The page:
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Wednesday, May 14, 2008

Renting In Daybreak

In an earlier post I talked about how apartments are an integral part of new urban communities. In my opinion if they are integrated properly into a community they can bring diversity and allow people that could not otherwise afford to buy a home a chance to live in Daybreak. How do Daybreak residents feel about apartments being built? According to a Daybreak Daily website poll most Daybreak residents do not like the idea. In fact, 62.5% of the 115 respondents indicated that they were not happy with the decision to build apartments in Daybreak. (May 13) They are not alone. Most owners of single-family homes or condos in the United States do not want to live near rental housing. They see them as high-crime areas that put extraordinary burdens on local schools and civil services. However this has been proven completely false. Numerous studies conducted by Harvard, NYU, and numerous government entities prove that these claims are false. Per unit crime in apartments is almost equal to that of single family homes. As for property values, "Between 1987 and 1995, single-family houses located within 300 feet of apartment communities appreciated at roughly the same rate as those not near an apartment property, 3.12 percent compared to 3.19 percent."

On the other hand I feel that there is something to be said about the habits that tend to be exhibited by renters. People frequently moving in and out result in noise and create an environment of impermanence and of a transitory lifestyle. Property managers report a higher incidence of rule violations by tenants. Examples include noise disturbances, illegal parking and overburdening of the Association recreational facilities. These rules are broken because many tenants are ignorant of these community restrictions. Rental occupancies tend to be shorter than owner occupancies and do not facilitate long-term relationships among neighbors. Resident owners are more likely to carefully maintain exclusive use common areas than are tenants. However, most of these negative attributes apply to homes and condos that are rented out. These are properties that are integrated into the community with the purpose of being owner occupied. The condos and homes in Daybreak that are being leased are more likely to exhibit these problems. With the proper planning the negative impacts can be minimized.

From what I understand Kennecott intends to build many apartments in or within close proximity to the village center. This is good planning, but the devil is in the details. How exactly will they integrate it with the predominant architecture in Daybreak? Exactly how close will these apartments be to single family homes? I would not want to walk out of my front door and stare at a massive facade of a 5 story concrete apartment building. Kennecott Land seems to have a penchant for surprising stake holders by withholding details until the last minute. I would urge them to be a little more forthcoming with residents. Especially those on Topcrest.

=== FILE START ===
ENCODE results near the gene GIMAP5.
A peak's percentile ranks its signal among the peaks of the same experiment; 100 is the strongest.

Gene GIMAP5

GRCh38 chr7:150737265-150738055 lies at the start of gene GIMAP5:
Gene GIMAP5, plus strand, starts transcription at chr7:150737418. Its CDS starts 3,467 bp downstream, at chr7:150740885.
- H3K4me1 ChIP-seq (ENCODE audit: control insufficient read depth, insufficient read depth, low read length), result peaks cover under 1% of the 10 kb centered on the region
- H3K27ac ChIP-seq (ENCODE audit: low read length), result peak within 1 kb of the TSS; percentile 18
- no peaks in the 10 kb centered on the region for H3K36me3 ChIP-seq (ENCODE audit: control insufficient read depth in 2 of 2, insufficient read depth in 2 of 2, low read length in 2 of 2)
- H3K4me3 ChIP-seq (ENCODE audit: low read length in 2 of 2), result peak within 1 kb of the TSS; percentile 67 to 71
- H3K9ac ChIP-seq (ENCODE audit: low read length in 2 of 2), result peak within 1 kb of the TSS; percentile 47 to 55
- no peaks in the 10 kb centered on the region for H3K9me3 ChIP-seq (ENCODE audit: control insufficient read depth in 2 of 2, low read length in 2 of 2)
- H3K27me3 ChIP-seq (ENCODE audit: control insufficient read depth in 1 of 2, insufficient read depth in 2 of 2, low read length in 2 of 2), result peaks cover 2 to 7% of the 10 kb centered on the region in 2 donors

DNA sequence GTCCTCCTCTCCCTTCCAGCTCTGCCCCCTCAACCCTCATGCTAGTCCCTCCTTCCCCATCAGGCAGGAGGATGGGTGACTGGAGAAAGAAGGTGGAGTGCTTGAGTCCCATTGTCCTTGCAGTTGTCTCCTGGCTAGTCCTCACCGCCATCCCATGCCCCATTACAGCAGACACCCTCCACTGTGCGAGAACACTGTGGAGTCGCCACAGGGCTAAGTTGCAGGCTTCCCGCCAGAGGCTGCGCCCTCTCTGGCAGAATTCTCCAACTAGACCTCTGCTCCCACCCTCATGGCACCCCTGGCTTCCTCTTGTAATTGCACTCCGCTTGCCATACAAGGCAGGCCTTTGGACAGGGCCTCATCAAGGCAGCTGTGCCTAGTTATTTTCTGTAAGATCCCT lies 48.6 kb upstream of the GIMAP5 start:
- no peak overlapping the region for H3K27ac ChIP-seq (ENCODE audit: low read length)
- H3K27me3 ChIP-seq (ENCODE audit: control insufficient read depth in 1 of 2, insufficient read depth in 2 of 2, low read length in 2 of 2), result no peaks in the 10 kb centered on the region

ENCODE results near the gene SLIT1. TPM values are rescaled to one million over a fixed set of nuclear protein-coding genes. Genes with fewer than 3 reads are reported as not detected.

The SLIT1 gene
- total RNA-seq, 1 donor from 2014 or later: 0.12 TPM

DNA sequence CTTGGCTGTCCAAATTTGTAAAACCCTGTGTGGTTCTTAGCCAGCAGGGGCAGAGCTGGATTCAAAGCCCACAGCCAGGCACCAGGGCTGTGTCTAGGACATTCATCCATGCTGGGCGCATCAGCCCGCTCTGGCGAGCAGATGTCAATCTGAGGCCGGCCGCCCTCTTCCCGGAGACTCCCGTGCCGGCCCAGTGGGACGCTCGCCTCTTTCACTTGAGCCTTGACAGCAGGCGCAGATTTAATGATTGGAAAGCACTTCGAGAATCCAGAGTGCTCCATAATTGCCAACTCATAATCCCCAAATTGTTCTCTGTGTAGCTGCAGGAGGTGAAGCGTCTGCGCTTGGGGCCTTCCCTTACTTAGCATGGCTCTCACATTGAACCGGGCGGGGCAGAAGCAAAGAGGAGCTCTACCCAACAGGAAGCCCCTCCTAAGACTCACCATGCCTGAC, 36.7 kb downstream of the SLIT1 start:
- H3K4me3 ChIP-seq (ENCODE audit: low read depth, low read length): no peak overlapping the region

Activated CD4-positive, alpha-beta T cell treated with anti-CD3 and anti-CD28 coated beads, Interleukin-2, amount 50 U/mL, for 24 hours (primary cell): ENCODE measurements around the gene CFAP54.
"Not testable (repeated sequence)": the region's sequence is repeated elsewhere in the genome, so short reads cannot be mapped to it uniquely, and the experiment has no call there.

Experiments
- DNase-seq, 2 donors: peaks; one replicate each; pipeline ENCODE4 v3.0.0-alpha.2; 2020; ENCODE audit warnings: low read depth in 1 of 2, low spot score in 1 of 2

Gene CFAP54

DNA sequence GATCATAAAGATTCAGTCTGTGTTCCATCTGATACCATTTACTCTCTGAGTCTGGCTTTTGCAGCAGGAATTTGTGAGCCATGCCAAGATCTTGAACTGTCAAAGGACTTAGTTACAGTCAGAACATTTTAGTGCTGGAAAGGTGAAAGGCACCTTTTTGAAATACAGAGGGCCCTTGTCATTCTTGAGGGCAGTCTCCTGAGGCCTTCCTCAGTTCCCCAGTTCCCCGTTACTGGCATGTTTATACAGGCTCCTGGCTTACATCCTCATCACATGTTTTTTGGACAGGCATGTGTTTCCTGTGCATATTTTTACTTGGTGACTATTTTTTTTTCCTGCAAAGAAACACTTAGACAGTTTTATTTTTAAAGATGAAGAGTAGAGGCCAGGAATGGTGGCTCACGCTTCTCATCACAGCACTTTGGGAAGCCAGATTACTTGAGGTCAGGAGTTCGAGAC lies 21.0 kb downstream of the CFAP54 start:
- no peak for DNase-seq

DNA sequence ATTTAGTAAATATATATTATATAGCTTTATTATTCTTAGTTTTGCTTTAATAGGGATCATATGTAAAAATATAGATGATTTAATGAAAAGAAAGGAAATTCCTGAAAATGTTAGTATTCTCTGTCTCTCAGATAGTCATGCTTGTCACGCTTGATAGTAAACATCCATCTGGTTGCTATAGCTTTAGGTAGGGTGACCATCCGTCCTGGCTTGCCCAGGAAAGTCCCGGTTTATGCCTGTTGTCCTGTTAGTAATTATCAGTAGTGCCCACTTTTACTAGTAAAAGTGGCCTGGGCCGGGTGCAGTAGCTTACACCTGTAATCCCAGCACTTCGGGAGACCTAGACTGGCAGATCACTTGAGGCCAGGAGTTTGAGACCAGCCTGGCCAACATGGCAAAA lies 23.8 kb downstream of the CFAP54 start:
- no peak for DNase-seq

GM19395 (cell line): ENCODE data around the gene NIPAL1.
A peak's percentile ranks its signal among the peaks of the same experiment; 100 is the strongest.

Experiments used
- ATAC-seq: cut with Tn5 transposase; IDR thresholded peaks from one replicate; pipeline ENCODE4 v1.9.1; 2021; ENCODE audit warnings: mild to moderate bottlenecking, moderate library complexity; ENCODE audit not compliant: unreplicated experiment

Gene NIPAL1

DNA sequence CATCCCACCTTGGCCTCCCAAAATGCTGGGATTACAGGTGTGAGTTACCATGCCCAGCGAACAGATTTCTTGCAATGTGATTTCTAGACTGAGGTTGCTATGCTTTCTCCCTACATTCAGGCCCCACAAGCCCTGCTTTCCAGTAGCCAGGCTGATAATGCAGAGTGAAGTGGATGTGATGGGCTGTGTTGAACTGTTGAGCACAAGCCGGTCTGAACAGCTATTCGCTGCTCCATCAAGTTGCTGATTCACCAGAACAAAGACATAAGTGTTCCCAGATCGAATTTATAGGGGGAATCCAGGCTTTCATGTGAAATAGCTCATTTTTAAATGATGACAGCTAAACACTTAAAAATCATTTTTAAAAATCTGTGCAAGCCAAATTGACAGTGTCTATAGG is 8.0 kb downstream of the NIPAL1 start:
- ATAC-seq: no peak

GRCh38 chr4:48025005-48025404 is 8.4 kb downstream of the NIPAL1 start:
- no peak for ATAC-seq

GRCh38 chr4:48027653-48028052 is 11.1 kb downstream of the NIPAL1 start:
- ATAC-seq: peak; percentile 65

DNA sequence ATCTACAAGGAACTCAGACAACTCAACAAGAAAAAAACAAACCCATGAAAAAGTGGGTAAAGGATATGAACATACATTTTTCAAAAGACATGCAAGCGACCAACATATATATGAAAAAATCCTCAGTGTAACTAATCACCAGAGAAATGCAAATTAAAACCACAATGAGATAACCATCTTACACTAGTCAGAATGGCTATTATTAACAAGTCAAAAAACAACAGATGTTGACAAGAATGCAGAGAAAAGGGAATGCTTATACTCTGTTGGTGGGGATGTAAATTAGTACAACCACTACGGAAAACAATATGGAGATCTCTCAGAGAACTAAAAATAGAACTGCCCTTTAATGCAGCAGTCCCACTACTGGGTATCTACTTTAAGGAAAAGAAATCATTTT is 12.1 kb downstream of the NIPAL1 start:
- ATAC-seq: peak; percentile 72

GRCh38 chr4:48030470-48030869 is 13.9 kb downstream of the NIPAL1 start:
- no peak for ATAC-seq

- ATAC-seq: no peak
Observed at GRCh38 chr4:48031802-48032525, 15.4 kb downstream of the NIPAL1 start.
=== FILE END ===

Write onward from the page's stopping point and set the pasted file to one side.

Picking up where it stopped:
Many aspects of the community hinge on the successful integration of higher density housing. Take TRAX for example. You cannot justify having a line run into daybreak without a certain amount of residents in the immediate area of the stations. This calls for density. To truly be a walkable community a development must have a higher density for all essentials to be in close proximity to all homes in a community. From a business standpoint, it makes sense to build these apartments now. It is good timing that they are ready to build the village center and apartments right when the market for rental properties has become much more attractive and commercial entities are still expanding. In all practicality I feel that these apartments can be a great addition to the community if they are done properly. I just hope the planners use the successful attributes of other new urban communities.


Anonymous said...

Hi Daybreak man!!

Your blog is the best source of info on Daybreak. I have a question, and would be much obliged if you could answer it for me. What do you think the price appreciation rate will be for a $350k house in Daybreak / yr or say in 3 - 5 years.

Thanks much!!

Daybreak Man said...

Thank you for commenting! As for your appreciation question, nobody can really predict specifically what the market will do (actual percentage appreciation). However, the price range you mentioned is where the majority of home inventory exists. I would not purchase now. I would wait awhile. I am guessing that the appreciation for homes in Daybreak will be fairly moderate in the years to come. No huge increases. If your in it for the long-term, then I think you will do quite well as Daybreak will appreciate faster than the surrounding real estate.